DS: The actual truth of the matter is that I never intended to write an autobiography. It was going to be a book based on the stories from my life but told through a fictitious character. What happened in the process was that I needed a book to finish the musical for my show called Ordinary Girl. As I began to write, it was so obviously about me that everybody kept saying, "This is an autobiography." So it just emerged as an autobiography. I wanted to take my character that went to Europe and make her a character that went on through all these experiences and begin, then, to write other experiences about it so I could tell precepts and concepts and anecdotes through these adventures of this person. I hope to write a story about that one day because I have some other concepts that I wrote when I was in Europe that I think would be very interesting to people, but I think that right now we have the autobiography and that's good.

GS: Among your many projects, you are working on an original musical theater piece. Would you ever consider taking the lead in an existing Broadway musical, in the way that Reba McEntire did with Annie Get Your Gun or Vanessa Williams did with Into The Woods?

DS: Yes, I would. I have this ... it's not a phobia ... I used to do musicals, I started out in musical theater, and I did about five of them for which I have no credit in this country because I did them in Europe, but I did them none the less. I would do them, but it's really, really difficult for me to be in one place for long, extensive period of time and so I find it's like torture. I don't know how long I could actually (laughs) be in one show night after night. For me, the advantage of all of that is that, if you have little kids or you have your husband or someone you want to be in one place for, and then it works perfectly. You've got a job; you've got somewhere to go. I think you hone your acting skills when you're able to do that for an extended period of time, and I think that's really good. For that reason alone I would consider doing it.

GS: We talked about Joni Mitchell earlier and she is someone who, in addition to being a brilliant songwriter and musician, also has a life as a painter. Can you please say something about what your painting means to you?

DS: I didn't, unfortunately, discover my life as a painter until the last ... let's say maybe 10, 12 years, but I've been painting my whole life on whatever level. I didn't take it that seriously, it was just always something that I did. I think most creative people sketch and draw. I'm finding that almost all of them do. I mean, I think it's the first thing you learn how to do in kindergarten. Like, "Hey, draw me a picture." (Laughs) It's this thing that you have your whole life and it's whether you find so much pleasure in it that you continue to do it. I think that I found it as a means of expression, and have done it throughout my life.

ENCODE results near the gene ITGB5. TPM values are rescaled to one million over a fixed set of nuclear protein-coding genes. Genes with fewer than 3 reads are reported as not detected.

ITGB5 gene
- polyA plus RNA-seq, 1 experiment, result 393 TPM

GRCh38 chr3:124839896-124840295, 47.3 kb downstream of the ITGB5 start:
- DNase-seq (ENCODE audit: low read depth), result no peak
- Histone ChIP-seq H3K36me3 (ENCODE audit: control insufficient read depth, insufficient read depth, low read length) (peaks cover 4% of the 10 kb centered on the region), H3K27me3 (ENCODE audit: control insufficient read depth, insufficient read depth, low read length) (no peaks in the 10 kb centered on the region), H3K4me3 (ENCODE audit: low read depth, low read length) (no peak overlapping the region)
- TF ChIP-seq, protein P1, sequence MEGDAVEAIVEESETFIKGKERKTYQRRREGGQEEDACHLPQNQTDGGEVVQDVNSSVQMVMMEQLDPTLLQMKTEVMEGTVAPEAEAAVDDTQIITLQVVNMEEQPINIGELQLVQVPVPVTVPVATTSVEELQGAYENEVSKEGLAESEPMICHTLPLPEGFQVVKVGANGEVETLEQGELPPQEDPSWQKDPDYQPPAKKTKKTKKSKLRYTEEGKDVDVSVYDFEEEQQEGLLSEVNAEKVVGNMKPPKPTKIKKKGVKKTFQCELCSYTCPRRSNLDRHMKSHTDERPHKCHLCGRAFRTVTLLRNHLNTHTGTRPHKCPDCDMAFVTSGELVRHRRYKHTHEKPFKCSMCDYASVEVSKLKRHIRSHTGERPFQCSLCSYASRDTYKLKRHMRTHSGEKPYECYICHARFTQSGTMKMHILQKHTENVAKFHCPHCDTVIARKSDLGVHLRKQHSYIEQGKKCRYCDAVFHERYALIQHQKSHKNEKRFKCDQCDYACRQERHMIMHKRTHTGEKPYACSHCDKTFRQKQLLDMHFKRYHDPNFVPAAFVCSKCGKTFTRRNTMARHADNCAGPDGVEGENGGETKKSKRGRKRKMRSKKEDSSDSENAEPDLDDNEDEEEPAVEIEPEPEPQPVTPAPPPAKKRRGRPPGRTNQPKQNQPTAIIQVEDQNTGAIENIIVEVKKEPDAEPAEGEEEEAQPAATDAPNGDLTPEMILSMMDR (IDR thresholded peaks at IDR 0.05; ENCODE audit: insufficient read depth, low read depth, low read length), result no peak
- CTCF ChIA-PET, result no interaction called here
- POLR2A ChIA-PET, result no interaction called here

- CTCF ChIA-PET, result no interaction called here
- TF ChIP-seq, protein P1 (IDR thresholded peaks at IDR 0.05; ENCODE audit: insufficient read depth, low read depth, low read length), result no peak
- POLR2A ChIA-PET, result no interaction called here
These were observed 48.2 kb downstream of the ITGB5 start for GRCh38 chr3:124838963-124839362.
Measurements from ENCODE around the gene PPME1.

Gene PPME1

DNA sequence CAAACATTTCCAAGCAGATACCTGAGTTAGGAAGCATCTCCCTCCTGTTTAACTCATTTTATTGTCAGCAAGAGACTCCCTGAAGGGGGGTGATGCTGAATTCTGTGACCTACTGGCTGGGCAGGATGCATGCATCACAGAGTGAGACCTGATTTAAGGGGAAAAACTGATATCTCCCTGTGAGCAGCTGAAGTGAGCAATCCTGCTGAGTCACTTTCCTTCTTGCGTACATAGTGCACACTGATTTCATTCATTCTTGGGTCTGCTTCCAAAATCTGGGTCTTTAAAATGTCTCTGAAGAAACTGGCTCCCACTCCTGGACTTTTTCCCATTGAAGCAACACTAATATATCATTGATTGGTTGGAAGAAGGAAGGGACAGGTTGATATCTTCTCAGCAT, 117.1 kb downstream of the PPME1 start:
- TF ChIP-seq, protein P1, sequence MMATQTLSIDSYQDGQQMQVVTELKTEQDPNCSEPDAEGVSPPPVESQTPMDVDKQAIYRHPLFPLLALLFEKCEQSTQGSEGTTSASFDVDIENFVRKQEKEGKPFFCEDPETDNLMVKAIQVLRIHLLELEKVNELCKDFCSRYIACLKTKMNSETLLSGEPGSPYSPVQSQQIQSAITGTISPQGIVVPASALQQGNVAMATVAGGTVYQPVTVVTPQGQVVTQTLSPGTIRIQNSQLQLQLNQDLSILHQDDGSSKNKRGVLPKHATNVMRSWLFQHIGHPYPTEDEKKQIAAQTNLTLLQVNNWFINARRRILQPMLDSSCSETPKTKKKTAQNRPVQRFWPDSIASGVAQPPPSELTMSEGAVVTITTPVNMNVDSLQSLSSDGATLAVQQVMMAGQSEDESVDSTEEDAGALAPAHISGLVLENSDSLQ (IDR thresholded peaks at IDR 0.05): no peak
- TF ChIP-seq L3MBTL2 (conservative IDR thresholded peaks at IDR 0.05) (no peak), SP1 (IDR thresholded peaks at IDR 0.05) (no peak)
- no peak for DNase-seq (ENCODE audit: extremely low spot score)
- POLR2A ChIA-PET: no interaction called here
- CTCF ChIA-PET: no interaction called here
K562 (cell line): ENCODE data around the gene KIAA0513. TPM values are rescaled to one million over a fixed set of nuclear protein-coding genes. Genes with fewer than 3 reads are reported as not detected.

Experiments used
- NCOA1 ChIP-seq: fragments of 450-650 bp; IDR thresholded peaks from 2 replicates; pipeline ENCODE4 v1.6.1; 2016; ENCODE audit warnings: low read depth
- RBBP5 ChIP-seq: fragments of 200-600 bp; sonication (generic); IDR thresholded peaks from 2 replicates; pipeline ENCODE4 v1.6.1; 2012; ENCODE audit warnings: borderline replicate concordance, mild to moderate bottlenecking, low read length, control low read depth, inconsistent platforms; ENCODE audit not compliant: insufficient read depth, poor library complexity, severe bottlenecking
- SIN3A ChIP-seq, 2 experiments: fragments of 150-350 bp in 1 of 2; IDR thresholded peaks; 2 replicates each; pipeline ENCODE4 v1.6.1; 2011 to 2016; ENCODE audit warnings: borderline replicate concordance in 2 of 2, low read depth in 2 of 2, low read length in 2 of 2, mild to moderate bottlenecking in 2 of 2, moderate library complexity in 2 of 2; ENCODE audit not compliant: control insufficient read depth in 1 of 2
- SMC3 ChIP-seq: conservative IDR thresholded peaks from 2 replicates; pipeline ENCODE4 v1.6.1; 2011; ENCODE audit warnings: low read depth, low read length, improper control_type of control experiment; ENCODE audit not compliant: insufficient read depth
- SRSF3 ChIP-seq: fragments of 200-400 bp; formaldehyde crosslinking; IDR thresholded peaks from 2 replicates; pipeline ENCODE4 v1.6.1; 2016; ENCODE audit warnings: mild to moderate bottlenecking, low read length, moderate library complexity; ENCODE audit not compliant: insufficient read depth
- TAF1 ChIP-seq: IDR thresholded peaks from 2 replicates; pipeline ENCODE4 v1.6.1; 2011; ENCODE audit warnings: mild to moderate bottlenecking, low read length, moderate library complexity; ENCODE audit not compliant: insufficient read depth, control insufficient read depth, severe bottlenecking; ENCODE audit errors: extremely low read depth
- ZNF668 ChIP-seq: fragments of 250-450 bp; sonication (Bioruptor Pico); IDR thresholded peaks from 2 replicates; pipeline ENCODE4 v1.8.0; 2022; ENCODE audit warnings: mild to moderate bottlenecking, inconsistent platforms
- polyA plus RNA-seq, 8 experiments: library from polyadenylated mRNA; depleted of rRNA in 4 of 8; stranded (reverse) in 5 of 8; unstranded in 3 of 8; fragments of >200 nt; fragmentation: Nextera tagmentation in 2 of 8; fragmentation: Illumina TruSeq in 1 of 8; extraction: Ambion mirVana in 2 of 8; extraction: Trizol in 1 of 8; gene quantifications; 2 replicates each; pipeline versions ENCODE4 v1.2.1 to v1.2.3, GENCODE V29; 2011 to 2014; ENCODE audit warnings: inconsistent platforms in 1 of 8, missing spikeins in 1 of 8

GS: Your latest CD, The Journey: The Very Best of Donna Summer (UTV/Mercury), contains two new songs "You're So Beautiful" and "Dream-A-Lot's Theme (I Will Live For Love)." Is there any chance that there is a new full-length studio album forthcoming?

DS: Well, as soon as I can get it finished. There have been so many things going on that kind of take you away, and I find it very distracting. When I'm doing music, I want to do music. I'm not one of these (people who) can just hop in and do one song, I have a hard time functioning that way. I like to be focused because I never know what I'm going to get. So, hopefully I'll be able to get this album done by next spring.

GS: On page 192, you make reference to a homophobic rumor that caused unnecessary pain for you and your fans. Do you feel as if there has been closure or resolution in that matter?

DS: I think, understanding where it got started and all that stuff, and why, I think it has for me. I hope it has for everyone else. I think that a person has to follow their lifestyle and know who you are as a person. Because otherwise, it's easy to believe whatever you read in print, but you really shouldn't. You really shouldn't believe what you read in the newspapers. It's not healthy. Unless you know that the person is very truthful, because people are going to take things out of context or say things that are not true, and that has happened to me on so many occasions. Originally, they (the press) had me ... I was a transvestite (laughs).

GS: Yes, you mentioned that in the book.

DS: So, at some point you just go, "Please!"